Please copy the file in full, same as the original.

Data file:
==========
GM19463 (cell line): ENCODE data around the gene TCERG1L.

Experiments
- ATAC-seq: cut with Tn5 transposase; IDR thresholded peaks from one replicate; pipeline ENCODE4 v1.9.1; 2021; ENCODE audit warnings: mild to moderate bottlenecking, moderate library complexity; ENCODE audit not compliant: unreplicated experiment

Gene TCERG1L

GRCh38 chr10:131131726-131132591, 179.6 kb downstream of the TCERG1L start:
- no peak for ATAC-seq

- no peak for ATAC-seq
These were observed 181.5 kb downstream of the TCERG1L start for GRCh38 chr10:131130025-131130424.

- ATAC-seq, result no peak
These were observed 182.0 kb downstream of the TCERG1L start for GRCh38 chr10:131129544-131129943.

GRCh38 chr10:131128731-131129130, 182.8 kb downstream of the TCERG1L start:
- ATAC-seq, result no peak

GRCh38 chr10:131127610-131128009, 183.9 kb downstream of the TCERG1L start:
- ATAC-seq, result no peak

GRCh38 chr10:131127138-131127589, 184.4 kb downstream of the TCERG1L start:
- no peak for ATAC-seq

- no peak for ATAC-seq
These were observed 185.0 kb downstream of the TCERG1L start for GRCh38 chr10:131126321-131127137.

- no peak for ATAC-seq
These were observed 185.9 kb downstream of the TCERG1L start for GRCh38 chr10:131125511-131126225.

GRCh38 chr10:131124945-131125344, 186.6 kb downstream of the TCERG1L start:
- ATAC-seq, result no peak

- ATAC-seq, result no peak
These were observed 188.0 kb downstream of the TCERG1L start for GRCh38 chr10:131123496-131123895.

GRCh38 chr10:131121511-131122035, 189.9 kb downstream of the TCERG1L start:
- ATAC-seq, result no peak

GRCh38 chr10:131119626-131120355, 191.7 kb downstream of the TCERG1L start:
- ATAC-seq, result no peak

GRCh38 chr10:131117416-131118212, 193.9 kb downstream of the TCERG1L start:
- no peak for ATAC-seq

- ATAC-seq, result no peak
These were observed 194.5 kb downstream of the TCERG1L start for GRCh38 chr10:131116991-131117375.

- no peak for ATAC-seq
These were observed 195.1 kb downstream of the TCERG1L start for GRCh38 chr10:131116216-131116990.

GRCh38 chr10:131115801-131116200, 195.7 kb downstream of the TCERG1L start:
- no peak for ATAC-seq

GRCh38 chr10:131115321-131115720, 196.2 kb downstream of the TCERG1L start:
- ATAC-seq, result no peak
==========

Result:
GM19463 (cell line): ENCODE data around the gene TCERG1L.

Experiments
- ATAC-seq: cut with Tn5 transposase; IDR thresholded peaks from one replicate; pipeline ENCODE4 v1.9.1; 2021; ENCODE audit warnings: mild to moderate bottlenecking, moderate library complexity; ENCODE audit not compliant: unreplicated experiment

Gene TCERG1L

GRCh38 chr10:131131726-131132591, 179.6 kb downstream of the TCERG1L start:
- no peak for ATAC-seq

- no peak for ATAC-seq
These were observed 181.5 kb downstream of the TCERG1L start for GRCh38 chr10:131130025-131130424.

- ATAC-seq, result no peak
These were observed 182.0 kb downstream of the TCERG1L start for GRCh38 chr10:131129544-131129943.

GRCh38 chr10:131128731-131129130, 182.8 kb downstream of the TCERG1L start:
- ATAC-seq, result no peak

GRCh38 chr10:131127610-131128009, 183.9 kb downstream of the TCERG1L start:
- ATAC-seq, result no peak

GRCh38 chr10:131127138-131127589, 184.4 kb downstream of the TCERG1L start:
- no peak for ATAC-seq

- no peak for ATAC-seq
These were observed 185.0 kb downstream of the TCERG1L start for GRCh38 chr10:131126321-131127137.

- no peak for ATAC-seq
These were observed 185.9 kb downstream of the TCERG1L start for GRCh38 chr10:131125511-131126225.

GRCh38 chr10:131124945-131125344, 186.6 kb downstream of the TCERG1L start:
- ATAC-seq, result no peak

- ATAC-seq, result no peak
These were observed 188.0 kb downstream of the TCERG1L start for GRCh38 chr10:131123496-131123895.

GRCh38 chr10:131121511-131122035, 189.9 kb downstream of the TCERG1L start:
- ATAC-seq, result no peak

GRCh38 chr10:131119626-131120355, 191.7 kb downstream of the TCERG1L start:
- ATAC-seq, result no peak

GRCh38 chr10:131117416-131118212, 193.9 kb downstream of the TCERG1L start:
- no peak for ATAC-seq

- ATAC-seq, result no peak
These were observed 194.5 kb downstream of the TCERG1L start for GRCh38 chr10:131116991-131117375.

- no peak for ATAC-seq
These were observed 195.1 kb downstream of the TCERG1L start for GRCh38 chr10:131116216-131116990.

GRCh38 chr10:131115801-131116200, 195.7 kb downstream of the TCERG1L start:
- no peak for ATAC-seq

GRCh38 chr10:131115321-131115720, 196.2 kb downstream of the TCERG1L start:
- ATAC-seq, result no peak